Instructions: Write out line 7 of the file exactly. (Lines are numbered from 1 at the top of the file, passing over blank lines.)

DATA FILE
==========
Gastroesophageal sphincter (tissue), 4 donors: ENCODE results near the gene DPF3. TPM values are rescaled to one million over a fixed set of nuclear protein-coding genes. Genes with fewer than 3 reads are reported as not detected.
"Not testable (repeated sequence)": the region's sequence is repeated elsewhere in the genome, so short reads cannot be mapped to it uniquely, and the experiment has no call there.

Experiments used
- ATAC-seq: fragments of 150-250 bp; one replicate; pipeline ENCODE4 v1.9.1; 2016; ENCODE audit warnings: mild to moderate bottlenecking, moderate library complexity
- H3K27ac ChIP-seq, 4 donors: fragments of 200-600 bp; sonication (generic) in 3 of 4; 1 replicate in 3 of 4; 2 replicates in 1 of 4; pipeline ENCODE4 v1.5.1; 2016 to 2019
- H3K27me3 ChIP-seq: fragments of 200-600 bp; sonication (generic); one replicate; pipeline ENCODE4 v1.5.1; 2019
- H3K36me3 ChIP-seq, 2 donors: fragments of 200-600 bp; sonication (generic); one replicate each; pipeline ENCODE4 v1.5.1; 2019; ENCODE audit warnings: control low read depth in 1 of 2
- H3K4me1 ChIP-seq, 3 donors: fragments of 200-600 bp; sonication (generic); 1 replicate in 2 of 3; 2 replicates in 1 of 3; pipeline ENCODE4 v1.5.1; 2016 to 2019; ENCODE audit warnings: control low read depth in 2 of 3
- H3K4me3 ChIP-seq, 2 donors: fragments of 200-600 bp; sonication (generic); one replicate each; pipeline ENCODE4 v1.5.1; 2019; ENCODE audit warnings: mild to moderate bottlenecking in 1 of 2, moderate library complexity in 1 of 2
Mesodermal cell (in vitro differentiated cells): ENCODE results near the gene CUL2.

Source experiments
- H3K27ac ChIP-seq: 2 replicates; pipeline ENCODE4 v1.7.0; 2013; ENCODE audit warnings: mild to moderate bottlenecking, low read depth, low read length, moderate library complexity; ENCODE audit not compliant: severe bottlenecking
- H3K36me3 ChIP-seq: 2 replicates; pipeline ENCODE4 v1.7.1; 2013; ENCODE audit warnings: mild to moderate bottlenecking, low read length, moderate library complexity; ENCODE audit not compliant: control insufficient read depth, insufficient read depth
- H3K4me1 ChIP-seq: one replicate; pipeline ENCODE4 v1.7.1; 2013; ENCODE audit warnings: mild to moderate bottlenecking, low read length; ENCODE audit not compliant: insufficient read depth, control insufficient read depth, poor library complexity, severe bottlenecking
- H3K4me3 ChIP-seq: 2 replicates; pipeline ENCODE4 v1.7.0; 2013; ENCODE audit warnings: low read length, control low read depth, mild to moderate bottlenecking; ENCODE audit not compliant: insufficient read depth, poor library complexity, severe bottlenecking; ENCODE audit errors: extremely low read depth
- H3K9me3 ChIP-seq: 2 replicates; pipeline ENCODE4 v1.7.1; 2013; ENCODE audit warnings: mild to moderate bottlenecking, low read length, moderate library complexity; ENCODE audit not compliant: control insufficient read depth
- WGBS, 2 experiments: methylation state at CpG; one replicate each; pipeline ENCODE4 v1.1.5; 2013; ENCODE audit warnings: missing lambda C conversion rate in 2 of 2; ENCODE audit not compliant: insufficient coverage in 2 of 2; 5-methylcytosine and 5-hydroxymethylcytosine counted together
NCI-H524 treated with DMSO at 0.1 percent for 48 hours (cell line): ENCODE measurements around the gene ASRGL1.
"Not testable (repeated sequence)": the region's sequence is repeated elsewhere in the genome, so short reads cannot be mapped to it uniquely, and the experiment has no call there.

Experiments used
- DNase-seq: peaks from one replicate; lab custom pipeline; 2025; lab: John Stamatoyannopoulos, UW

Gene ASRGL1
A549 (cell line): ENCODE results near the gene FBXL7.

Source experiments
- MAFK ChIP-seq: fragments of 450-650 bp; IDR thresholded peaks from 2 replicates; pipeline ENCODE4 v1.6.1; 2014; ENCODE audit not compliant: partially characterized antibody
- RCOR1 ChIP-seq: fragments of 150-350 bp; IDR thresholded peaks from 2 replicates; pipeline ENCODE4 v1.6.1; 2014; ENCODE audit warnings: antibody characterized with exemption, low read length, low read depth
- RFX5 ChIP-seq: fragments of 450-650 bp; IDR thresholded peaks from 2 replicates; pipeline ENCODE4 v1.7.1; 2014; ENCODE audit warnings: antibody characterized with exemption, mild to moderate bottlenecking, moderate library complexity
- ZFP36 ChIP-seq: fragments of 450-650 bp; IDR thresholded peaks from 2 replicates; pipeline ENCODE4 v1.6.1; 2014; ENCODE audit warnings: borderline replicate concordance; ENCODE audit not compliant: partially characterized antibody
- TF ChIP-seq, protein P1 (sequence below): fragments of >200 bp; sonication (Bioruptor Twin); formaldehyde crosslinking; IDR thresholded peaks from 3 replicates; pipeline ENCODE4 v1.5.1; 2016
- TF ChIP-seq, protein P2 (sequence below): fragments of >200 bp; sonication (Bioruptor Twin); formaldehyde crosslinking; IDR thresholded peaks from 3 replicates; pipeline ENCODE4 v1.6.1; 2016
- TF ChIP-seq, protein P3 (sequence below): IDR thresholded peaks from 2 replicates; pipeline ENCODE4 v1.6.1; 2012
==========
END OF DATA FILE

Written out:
- H3K36me3 ChIP-seq, 2 donors: fragments of 200-600 bp; sonication (generic); one replicate each; pipeline ENCODE4 v1.5.1; 2019; ENCODE audit warnings: control low read depth in 1 of 2